Perhaps one of the biggest draws for reverse mortgages over other home equity loans is its lack of a monthly loan payment.
However, reverse mortgage borrowers must still remain current on their property charges, including taxes and insurance — often a source of stress for some low- to moderate-income seniors who are struggling to cover these expenses.
Enter: The California Reverse Mortgage Assistance Pilot Program (RevMAP).
RevMAP is the latest expansion of Keep Your Home California, a free, federally funded mortgage assistance program managed by the California Housing Finance Agency (CalHFA).
Keep Your Home California was established in 2011 after the state received nearly $2 billion from the U.S. Treasury’s Hardest Hit Fund. More than 49,000 homeowners have received a total of $920 million from the program.
But what started as a program designed to assist California homeowners with their conventional mortgages is now helping seniors who have home equity conversion mortgages (HECMs) remain in their homes — similar to the ELMORE program launched in Florida in 2013.
With $25 million allocated in funding, RevMAP’s goal is to prevent avoidable foreclosures by helping senior homeowners pay the required property charges associated with their HECMs.
It provides eligible homeowners with up to $25,000 to bring their property taxes, homeowner’s insurance, flood insurance and/or homeowners/condo association dues current.
These benefits are paid directly to the loan servicer to reimburse them for advances paid on behalf of the homeowner for their HECM. Through the program, reverse mortgage borrowers may also be eligible to have up to 12 months of future property charges paid on their behalf.
“The program is very important to help senior borrowers get the assistance they need to cure their default, prevent foreclosure and help prepare them financially for future property expenses,” says Shannon Ozanich, vice president of the tax and insurance group at Celink, a reverse mortgage servicer and participant in RevMAP.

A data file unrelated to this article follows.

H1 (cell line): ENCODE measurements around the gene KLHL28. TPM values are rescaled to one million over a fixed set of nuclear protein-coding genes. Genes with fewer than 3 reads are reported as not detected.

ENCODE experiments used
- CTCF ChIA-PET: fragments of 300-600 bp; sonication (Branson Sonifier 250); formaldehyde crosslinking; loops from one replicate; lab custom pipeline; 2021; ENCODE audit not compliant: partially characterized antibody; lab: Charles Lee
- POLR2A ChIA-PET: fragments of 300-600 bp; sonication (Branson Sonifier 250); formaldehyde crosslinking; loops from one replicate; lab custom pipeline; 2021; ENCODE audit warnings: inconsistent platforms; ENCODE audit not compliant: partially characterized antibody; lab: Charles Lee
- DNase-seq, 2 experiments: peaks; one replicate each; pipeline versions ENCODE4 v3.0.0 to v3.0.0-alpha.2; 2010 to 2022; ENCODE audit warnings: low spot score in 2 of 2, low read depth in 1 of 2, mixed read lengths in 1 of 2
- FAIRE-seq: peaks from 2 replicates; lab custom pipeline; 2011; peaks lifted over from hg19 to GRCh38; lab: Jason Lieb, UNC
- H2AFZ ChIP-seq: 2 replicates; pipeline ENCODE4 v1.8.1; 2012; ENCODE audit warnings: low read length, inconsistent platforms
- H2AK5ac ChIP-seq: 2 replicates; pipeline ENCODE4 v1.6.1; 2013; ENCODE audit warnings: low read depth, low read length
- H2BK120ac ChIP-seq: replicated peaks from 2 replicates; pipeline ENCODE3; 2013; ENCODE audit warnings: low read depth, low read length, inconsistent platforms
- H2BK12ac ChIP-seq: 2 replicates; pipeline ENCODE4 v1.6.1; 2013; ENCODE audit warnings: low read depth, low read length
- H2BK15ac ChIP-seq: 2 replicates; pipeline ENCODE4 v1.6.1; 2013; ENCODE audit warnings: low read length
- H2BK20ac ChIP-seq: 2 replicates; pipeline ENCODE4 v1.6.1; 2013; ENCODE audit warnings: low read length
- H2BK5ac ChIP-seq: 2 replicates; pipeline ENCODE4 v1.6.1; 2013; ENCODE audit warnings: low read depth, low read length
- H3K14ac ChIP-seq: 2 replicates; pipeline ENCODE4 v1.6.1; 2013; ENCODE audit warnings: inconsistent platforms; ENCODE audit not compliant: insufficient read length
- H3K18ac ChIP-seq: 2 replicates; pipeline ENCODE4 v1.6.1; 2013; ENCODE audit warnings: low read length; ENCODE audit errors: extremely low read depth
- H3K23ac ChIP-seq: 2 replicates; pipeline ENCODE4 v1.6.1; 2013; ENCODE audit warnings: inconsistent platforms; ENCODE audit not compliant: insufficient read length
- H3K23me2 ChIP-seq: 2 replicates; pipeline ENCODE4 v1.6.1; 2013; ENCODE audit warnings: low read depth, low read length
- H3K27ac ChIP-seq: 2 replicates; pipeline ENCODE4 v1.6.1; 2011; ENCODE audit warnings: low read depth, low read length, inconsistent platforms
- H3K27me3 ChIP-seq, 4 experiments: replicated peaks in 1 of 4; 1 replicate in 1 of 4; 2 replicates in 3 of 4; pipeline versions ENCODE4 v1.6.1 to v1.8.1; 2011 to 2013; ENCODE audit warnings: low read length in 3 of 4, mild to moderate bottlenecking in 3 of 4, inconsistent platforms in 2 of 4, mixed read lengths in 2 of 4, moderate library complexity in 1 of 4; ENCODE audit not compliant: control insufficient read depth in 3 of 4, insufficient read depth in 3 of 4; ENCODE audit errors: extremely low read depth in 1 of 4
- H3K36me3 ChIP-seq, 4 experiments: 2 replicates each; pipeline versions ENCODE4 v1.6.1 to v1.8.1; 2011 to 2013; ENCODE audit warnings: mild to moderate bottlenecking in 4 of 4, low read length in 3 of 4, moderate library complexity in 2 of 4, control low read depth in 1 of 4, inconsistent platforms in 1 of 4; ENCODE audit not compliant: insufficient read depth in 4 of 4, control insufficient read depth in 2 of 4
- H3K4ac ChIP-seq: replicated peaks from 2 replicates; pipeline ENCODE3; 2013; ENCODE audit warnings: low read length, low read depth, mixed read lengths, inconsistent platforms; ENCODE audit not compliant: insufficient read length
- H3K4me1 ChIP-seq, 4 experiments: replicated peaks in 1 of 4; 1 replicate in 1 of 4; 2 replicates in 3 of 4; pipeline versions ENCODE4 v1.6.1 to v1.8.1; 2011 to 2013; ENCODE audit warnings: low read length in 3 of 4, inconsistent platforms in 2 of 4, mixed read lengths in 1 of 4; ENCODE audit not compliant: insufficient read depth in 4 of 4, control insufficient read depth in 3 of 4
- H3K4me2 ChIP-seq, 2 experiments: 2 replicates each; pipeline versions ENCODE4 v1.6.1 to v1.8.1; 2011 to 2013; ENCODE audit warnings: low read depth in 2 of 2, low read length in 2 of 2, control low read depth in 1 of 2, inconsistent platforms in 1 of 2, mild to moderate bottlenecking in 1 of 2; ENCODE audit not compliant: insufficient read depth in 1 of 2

An estimated 1,400 homeowners could benefit from RevMAP, which was officially launched in February, according to Keep Your Home California.
“This program is even more important with the new guidance released by [the Department of Housing and Urban Development] in Mortgagee Letter 2015-11, because borrowers will have limited loss mitigation options and will be moved through the due and payable process much quicker than before this guidance was released,” Ozanich says.
RevMAP assistance is provided to eligible homeowners as a non-interest-bearing loan secured by a junior lien against the property, according to the program. Homeowners are not required to make payments on the loan as it will be forgiven and the lien released after two years from the date assistance was provided.
However, if they sell or refinance the property prior to the loan forgiveness date, they may be required to pay back the assistance from the proceeds of the sale or refinance of the home, providing there is sufficient net equity to do so.
In addition to providing financial assistance to reverse mortgage borrowers, RevMAP is used in conjunction with special counseling that provides services to help homeowners assess their overall budgetary health.
“Celink believes that if this program can help senior borrowers prevent their reverse mortgage from going to foreclosure and provide them with resources to keep their mortgage out of default it is worth the effort,” Ozanich says.
Written by Emily Study
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